As early as 1840 the Mission did some experiments to rehabilitate people. That year the Mission was presented with a piece of land near Mangalore by the Collector H.M. Blair. Rev. Samuel Hebich tried coffee plantation but had to give it up soon as it did not prove successful. Meanwhile, there was an attempt to make sugar out of tiodddy. But that also proved not profitable venture because of the expense of fuel which was too great. The Missionaries then thought of farming as many of the Missionaries came out of farming families and were greatly interested in agriculture. On 21st December 1842, Mr. Supper wrote to the Home Board at Basel for help to start agriculture in South Kanara. This request was followed by another made by Mr. Greiner. The Board with some hesitation approved this as a temporary measure. To implement this the Mission bought land and gave it on lease for cultivation. However, the agriculture settlements proved a partial failure since very few took interest in cultivating the lands as their own lands. There agriculture Mission was finally discarded in 1880. After the failure of the agriculture mission, the Missionaries conceived of an Industrial Establishment as a better alternative for creating jobs.
Way back in 1846, the Basel Mission started an Industrial school t train people ion weaving, carpentry, clock making, etc., with the help of some local artisans. Since it did not fulfill the expectations of the Missionaries, it was given up. An Industrial Commission was appointed to look at the various Industrial opportunities. In 1848, two lay-Missionaries, Bosinger and Muller, were sent to South Kanara to teach some new trades. These lay-Missionaries were by profession a carpenter and a locksmith. But both of them had learned watch and clock making before they were sent to India. They tried watch and clock manufacturing in Mangalore. But their efforts failed before long. In 1854, watch and clock making was given up as it was found not suitable to the capacities and requirement of the people. The first important Industrial undertaking which met with success was printing press with book binding department attached to it. The printing press was started in 1841 at Mangalore. First lithograph and later Kannada types were introduced. In 1851, a printer from Basel came with Kannada fonts/types for the press at Mangalore. The press thus provided employment to may people. Besides Christian books, books related to social sciences, arts and literature were also published at the press. A few well known works which came out of this press were Kittle's Kannada-English Dictionary, Ziegler's English-Kannada Dictionary, Malayam - English, English-Malayam, English-Tulu dictionaries and so on. Since the press was expanding, a big new building was built in 1913 giving regular employment to the people. A binding section attached to the press provided employment to many more. A separate book shop was opened in 1869, to sell the publications of the press.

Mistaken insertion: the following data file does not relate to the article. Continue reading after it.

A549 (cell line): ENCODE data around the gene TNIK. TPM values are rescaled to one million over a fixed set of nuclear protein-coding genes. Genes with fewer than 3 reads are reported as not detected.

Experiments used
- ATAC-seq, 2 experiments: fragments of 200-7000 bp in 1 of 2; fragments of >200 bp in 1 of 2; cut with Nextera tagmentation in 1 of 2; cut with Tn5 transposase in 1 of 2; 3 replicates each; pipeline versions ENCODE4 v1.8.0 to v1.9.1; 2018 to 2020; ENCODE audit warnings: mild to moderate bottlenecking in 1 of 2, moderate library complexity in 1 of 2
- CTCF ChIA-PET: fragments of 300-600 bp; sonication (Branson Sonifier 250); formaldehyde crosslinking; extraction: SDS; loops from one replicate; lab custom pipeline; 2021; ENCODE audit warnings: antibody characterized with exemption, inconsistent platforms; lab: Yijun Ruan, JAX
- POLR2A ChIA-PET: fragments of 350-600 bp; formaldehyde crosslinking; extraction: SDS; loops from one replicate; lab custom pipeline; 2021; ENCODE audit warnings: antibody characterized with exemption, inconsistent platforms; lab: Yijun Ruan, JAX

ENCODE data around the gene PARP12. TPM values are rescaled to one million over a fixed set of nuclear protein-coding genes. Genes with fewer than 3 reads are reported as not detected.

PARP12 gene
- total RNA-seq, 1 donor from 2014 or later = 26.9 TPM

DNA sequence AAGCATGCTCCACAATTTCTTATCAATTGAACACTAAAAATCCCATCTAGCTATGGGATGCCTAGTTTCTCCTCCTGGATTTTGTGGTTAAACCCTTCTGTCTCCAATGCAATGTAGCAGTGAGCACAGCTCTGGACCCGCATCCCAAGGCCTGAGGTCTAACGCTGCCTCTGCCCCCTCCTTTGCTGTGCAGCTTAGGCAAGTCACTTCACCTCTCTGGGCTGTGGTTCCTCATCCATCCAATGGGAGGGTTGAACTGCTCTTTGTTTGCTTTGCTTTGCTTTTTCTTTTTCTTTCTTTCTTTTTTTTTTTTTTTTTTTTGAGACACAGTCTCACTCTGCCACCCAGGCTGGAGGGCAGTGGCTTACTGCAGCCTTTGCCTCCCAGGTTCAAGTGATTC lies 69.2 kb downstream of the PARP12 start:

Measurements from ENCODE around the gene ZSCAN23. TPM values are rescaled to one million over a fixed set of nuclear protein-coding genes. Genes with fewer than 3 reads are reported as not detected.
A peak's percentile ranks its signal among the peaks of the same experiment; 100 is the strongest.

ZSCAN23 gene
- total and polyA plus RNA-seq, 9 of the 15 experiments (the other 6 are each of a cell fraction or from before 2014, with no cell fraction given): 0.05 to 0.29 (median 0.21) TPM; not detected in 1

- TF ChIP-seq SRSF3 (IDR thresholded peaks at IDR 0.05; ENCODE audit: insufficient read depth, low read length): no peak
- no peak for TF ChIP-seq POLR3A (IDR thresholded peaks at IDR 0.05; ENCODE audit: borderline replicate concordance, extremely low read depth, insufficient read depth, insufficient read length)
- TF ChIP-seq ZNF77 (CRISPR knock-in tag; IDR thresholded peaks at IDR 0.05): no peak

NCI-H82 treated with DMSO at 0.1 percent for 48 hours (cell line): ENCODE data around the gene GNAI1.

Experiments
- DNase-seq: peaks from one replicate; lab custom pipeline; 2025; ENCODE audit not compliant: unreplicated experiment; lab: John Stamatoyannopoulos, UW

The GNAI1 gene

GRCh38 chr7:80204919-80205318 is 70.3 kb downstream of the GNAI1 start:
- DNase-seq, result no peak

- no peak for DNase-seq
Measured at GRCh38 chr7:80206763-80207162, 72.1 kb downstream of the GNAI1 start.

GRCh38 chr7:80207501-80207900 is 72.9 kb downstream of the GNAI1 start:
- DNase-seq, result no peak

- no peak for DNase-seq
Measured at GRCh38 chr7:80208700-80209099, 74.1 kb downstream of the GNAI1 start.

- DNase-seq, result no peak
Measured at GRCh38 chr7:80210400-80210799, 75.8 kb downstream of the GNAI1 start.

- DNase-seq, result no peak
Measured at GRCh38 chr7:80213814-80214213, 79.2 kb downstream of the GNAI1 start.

In 1844 the Missionaries who knew a little about weaving business took initiative and started a weaving industry to give employment. Local weavers were also employed to train young boys. But soon they found that the local looms could not compete with the Western Mills. In 1851, Haller a European weaver was sent and he erected a little factory in Mangalore with 21 handlooms of European construction and a Dye house. He was the inventor of the color "Khakhi" and Khakhi cloth now known all over the world was first manufactured in Mangalore. Soon the weaving industry proved to be a success giving many people employment. A branch was opened in Mulki in 1853. The apprentices in this industry were also taught tailoring and embroidery. By 1870 the Basel Mission weaving Establishments in various places were not only paying for the cost of the Establishments but also made some profit.